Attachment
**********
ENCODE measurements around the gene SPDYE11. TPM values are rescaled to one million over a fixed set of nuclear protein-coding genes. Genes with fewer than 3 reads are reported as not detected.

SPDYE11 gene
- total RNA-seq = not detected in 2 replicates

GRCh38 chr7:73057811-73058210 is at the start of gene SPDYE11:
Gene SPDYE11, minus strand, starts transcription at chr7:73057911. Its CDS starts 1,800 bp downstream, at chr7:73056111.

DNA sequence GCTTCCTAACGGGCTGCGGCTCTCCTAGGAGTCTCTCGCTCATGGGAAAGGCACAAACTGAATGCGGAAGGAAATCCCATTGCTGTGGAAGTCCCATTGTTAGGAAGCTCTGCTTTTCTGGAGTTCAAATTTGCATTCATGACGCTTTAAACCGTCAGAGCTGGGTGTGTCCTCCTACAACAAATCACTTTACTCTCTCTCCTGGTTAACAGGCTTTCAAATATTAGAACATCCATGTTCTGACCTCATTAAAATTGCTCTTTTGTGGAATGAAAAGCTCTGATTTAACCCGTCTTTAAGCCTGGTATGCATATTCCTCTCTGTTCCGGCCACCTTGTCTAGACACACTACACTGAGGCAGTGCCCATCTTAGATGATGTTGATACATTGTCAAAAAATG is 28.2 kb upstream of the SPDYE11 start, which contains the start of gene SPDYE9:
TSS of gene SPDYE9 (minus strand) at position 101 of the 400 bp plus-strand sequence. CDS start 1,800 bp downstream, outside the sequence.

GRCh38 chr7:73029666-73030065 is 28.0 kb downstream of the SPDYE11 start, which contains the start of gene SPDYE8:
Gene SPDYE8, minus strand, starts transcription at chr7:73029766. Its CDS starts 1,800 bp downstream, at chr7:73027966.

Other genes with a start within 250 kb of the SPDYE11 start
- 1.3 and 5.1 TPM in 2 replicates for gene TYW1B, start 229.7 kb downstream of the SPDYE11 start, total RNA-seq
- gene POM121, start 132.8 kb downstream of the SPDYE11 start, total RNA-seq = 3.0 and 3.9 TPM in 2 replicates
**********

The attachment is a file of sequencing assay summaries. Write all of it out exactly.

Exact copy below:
ENCODE measurements around the gene SPDYE11. TPM values are rescaled to one million over a fixed set of nuclear protein-coding genes. Genes with fewer than 3 reads are reported as not detected.

SPDYE11 gene
- total RNA-seq = not detected in 2 replicates

GRCh38 chr7:73057811-73058210 is at the start of gene SPDYE11:
Gene SPDYE11, minus strand, starts transcription at chr7:73057911. Its CDS starts 1,800 bp downstream, at chr7:73056111.

DNA sequence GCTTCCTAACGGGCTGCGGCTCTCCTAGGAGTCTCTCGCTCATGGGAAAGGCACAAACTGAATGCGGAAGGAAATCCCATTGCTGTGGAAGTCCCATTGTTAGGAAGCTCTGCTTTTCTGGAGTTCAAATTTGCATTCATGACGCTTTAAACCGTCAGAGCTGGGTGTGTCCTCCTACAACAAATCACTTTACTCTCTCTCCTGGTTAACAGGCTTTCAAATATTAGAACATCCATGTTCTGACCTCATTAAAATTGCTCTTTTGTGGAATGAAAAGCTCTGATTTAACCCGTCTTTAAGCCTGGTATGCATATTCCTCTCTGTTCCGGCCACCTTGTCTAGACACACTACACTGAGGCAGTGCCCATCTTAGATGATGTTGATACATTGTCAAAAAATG is 28.2 kb upstream of the SPDYE11 start, which contains the start of gene SPDYE9:
TSS of gene SPDYE9 (minus strand) at position 101 of the 400 bp plus-strand sequence. CDS start 1,800 bp downstream, outside the sequence.

GRCh38 chr7:73029666-73030065 is 28.0 kb downstream of the SPDYE11 start, which contains the start of gene SPDYE8:
Gene SPDYE8, minus strand, starts transcription at chr7:73029766. Its CDS starts 1,800 bp downstream, at chr7:73027966.

Other genes with a start within 250 kb of the SPDYE11 start
- 1.3 and 5.1 TPM in 2 replicates for gene TYW1B, start 229.7 kb downstream of the SPDYE11 start, total RNA-seq
- gene POM121, start 132.8 kb downstream of the SPDYE11 start, total RNA-seq = 3.0 and 3.9 TPM in 2 replicates